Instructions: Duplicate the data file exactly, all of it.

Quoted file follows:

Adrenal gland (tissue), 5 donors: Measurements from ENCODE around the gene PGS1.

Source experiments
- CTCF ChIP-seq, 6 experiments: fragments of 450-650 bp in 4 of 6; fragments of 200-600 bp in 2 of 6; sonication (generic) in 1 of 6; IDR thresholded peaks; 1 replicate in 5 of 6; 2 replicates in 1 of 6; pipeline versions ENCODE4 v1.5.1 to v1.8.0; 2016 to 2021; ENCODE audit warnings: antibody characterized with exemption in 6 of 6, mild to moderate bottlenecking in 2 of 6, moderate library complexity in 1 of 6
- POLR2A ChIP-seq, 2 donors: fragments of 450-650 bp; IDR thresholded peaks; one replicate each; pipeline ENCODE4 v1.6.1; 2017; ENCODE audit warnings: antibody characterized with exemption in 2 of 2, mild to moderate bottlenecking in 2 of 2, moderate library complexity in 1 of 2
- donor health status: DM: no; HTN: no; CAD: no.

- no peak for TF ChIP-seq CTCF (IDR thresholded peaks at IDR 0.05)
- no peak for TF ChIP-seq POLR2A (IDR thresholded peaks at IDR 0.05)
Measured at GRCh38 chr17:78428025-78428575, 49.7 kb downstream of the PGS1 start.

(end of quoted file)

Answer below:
Adrenal gland (tissue), 5 donors: Measurements from ENCODE around the gene PGS1.

Source experiments
- CTCF ChIP-seq, 6 experiments: fragments of 450-650 bp in 4 of 6; fragments of 200-600 bp in 2 of 6; sonication (generic) in 1 of 6; IDR thresholded peaks; 1 replicate in 5 of 6; 2 replicates in 1 of 6; pipeline versions ENCODE4 v1.5.1 to v1.8.0; 2016 to 2021; ENCODE audit warnings: antibody characterized with exemption in 6 of 6, mild to moderate bottlenecking in 2 of 6, moderate library complexity in 1 of 6
- POLR2A ChIP-seq, 2 donors: fragments of 450-650 bp; IDR thresholded peaks; one replicate each; pipeline ENCODE4 v1.6.1; 2017; ENCODE audit warnings: antibody characterized with exemption in 2 of 2, mild to moderate bottlenecking in 2 of 2, moderate library complexity in 1 of 2
- donor health status: DM: no; HTN: no; CAD: no.

- no peak for TF ChIP-seq CTCF (IDR thresholded peaks at IDR 0.05)
- no peak for TF ChIP-seq POLR2A (IDR thresholded peaks at IDR 0.05)
Measured at GRCh38 chr17:78428025-78428575, 49.7 kb downstream of the PGS1 start.